CARY — A Wake County school board committee on Tuesday began the work of discussing what projects to include in a bond referendum next year that could seek more than $1 billion for renovations and new construction.
School facility staff presented a lengthy list of needs, including 24 new schools, major renovations to rebuild 12 schools and smaller renovations at 16 schools. That list is likely to shrink as the school board negotiates with the Wake Board of County Commissioners over the size of the bond issue.
One factor in how much the list is reduced will be whether the board sticks with its commitment to providing families a choice in schools.
Allowing choice means schools fill less efficiently than when students are directly assigned. Keeping choice will require more school buildings.
The board’s Democratic majority in June asked school administration staff to develop an assignment plan for the 2013-14 school year that would go back to tying each address to a specific school. But the majority also asked that an element of choice be preserved.
School board member Jim Martin, a Democrat, warned that it won’t be cheap providing choice.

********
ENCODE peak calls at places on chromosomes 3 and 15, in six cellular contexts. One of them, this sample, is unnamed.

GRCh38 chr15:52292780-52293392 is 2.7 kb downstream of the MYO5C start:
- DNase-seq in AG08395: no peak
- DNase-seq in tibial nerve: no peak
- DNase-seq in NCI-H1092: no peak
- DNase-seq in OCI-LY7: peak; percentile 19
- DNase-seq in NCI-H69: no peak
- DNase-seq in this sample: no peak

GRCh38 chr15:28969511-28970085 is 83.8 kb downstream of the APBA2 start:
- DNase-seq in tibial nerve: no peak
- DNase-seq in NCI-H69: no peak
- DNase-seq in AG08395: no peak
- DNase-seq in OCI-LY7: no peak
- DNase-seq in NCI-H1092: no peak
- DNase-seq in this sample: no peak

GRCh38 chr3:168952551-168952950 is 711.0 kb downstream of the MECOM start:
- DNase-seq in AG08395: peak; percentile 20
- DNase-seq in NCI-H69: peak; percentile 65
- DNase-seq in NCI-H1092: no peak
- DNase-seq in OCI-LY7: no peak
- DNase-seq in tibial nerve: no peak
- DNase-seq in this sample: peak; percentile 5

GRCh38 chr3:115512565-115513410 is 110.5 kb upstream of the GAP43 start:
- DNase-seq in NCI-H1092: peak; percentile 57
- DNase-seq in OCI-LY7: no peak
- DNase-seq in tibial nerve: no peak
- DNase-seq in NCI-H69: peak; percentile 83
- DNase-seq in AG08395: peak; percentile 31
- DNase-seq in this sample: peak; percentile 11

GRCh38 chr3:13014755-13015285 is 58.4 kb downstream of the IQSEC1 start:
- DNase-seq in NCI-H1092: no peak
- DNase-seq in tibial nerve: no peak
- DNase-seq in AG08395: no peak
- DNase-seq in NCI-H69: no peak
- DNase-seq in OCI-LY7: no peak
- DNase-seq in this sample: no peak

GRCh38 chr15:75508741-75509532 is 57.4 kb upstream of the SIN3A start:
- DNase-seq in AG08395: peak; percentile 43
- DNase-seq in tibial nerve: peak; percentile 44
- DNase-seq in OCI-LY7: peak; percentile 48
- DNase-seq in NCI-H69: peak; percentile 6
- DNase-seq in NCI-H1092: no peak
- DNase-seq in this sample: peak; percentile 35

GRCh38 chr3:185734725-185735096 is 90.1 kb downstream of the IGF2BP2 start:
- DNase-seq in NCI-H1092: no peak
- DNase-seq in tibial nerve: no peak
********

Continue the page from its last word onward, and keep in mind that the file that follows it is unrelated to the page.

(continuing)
“We need to have an adult conversation about whether the community is willing to pay to provide choice,” said Martin, a critic of the choice plan.
Administrators are supposed to present the new assignment model in September. But Martin and fellow Democratic member Susan Evans complained that it wasn’t until Tuesday that staff offered to discuss the status of the plan.
Evans said she agreed that choice should be part of the bond program in terms of providing families enough traditional-calendar options. She asked the school board’s facilities committee to discuss next month which underenrolled year-round schools might be considered for conversion to a traditional calendar.
But Evans said that choice shouldn’t be a higher priority than easing overcrowding and renovating schools.
Administrators say a major reason for another bond referendum is to keep up with student growth that could lead to a shortfall of nearly 20,000 seats in the 2016-17 school year.
Although the school district’s projections show an overall shortfall in high school seats four years from now, Martin noted that the data also projects high schools in eastern Wake County could have 1,952 more seats than needed.
“We’ve blamed a lot of things on busing,” Martin said. “But if we’re going to fill the seats, it’s going to take transportation.”
School board member Chris Malone, who supported the choice plan, said the situation could change in eastern Wake if growth picks back up soon.
Like the last bond issue approved by voters in 2006, the new one would likely mean raising property taxes.
One of the challenges that will face the school board is balancing how much money to spend on building new schools versus renovations.
The full school board will discuss the renovation projects next week.
“This is just the preliminary list,” said Don Haydon, the school system’s chief facilities and operations officer. “There’s still a lot of work to do.”